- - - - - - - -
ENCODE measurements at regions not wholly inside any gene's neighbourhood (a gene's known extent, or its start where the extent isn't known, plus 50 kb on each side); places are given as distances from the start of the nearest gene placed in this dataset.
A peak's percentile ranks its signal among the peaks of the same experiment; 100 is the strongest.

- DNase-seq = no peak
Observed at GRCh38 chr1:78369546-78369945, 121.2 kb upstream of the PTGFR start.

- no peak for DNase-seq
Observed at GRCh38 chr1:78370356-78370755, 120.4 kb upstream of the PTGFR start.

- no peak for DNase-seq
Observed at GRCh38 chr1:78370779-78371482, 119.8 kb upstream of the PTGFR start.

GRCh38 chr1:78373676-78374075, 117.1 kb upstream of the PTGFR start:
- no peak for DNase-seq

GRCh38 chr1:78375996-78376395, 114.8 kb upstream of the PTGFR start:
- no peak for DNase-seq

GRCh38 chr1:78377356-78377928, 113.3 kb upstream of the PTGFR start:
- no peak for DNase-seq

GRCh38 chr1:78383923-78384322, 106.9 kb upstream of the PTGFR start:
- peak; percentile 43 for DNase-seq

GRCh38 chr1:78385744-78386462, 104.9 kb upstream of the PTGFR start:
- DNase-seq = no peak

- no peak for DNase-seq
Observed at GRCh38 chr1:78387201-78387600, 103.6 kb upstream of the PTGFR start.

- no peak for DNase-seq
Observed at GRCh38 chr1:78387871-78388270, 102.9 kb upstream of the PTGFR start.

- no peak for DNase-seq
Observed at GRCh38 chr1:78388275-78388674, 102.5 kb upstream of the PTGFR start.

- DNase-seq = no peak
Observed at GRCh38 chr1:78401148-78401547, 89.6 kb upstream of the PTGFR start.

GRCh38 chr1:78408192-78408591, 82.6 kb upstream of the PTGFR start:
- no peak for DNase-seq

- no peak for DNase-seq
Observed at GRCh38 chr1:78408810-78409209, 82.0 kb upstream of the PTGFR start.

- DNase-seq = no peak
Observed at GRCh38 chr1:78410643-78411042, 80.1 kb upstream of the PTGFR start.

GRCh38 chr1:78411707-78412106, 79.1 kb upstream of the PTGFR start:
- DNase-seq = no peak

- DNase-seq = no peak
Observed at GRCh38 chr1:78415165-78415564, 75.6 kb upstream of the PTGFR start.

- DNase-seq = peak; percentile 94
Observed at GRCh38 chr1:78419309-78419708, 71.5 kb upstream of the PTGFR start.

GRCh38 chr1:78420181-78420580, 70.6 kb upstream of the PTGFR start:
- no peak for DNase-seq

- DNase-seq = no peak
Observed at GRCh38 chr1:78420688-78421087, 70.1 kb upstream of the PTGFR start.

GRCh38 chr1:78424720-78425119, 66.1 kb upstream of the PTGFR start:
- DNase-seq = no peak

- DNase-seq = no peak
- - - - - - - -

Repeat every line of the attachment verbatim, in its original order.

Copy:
ENCODE measurements at regions not wholly inside any gene's neighbourhood (a gene's known extent, or its start where the extent isn't known, plus 50 kb on each side); places are given as distances from the start of the nearest gene placed in this dataset.
A peak's percentile ranks its signal among the peaks of the same experiment; 100 is the strongest.

- DNase-seq = no peak
Observed at GRCh38 chr1:78369546-78369945, 121.2 kb upstream of the PTGFR start.

- no peak for DNase-seq
Observed at GRCh38 chr1:78370356-78370755, 120.4 kb upstream of the PTGFR start.

- no peak for DNase-seq
Observed at GRCh38 chr1:78370779-78371482, 119.8 kb upstream of the PTGFR start.

GRCh38 chr1:78373676-78374075, 117.1 kb upstream of the PTGFR start:
- no peak for DNase-seq

GRCh38 chr1:78375996-78376395, 114.8 kb upstream of the PTGFR start:
- no peak for DNase-seq

GRCh38 chr1:78377356-78377928, 113.3 kb upstream of the PTGFR start:
- no peak for DNase-seq

GRCh38 chr1:78383923-78384322, 106.9 kb upstream of the PTGFR start:
- peak; percentile 43 for DNase-seq

GRCh38 chr1:78385744-78386462, 104.9 kb upstream of the PTGFR start:
- DNase-seq = no peak

- no peak for DNase-seq
Observed at GRCh38 chr1:78387201-78387600, 103.6 kb upstream of the PTGFR start.

- no peak for DNase-seq
Observed at GRCh38 chr1:78387871-78388270, 102.9 kb upstream of the PTGFR start.

- no peak for DNase-seq
Observed at GRCh38 chr1:78388275-78388674, 102.5 kb upstream of the PTGFR start.

- DNase-seq = no peak
Observed at GRCh38 chr1:78401148-78401547, 89.6 kb upstream of the PTGFR start.

GRCh38 chr1:78408192-78408591, 82.6 kb upstream of the PTGFR start:
- no peak for DNase-seq

- no peak for DNase-seq
Observed at GRCh38 chr1:78408810-78409209, 82.0 kb upstream of the PTGFR start.

- DNase-seq = no peak
Observed at GRCh38 chr1:78410643-78411042, 80.1 kb upstream of the PTGFR start.

GRCh38 chr1:78411707-78412106, 79.1 kb upstream of the PTGFR start:
- DNase-seq = no peak

- DNase-seq = no peak
Observed at GRCh38 chr1:78415165-78415564, 75.6 kb upstream of the PTGFR start.

- DNase-seq = peak; percentile 94
Observed at GRCh38 chr1:78419309-78419708, 71.5 kb upstream of the PTGFR start.

GRCh38 chr1:78420181-78420580, 70.6 kb upstream of the PTGFR start:
- no peak for DNase-seq

- DNase-seq = no peak
Observed at GRCh38 chr1:78420688-78421087, 70.1 kb upstream of the PTGFR start.

GRCh38 chr1:78424720-78425119, 66.1 kb upstream of the PTGFR start:
- DNase-seq = no peak

- DNase-seq = no peak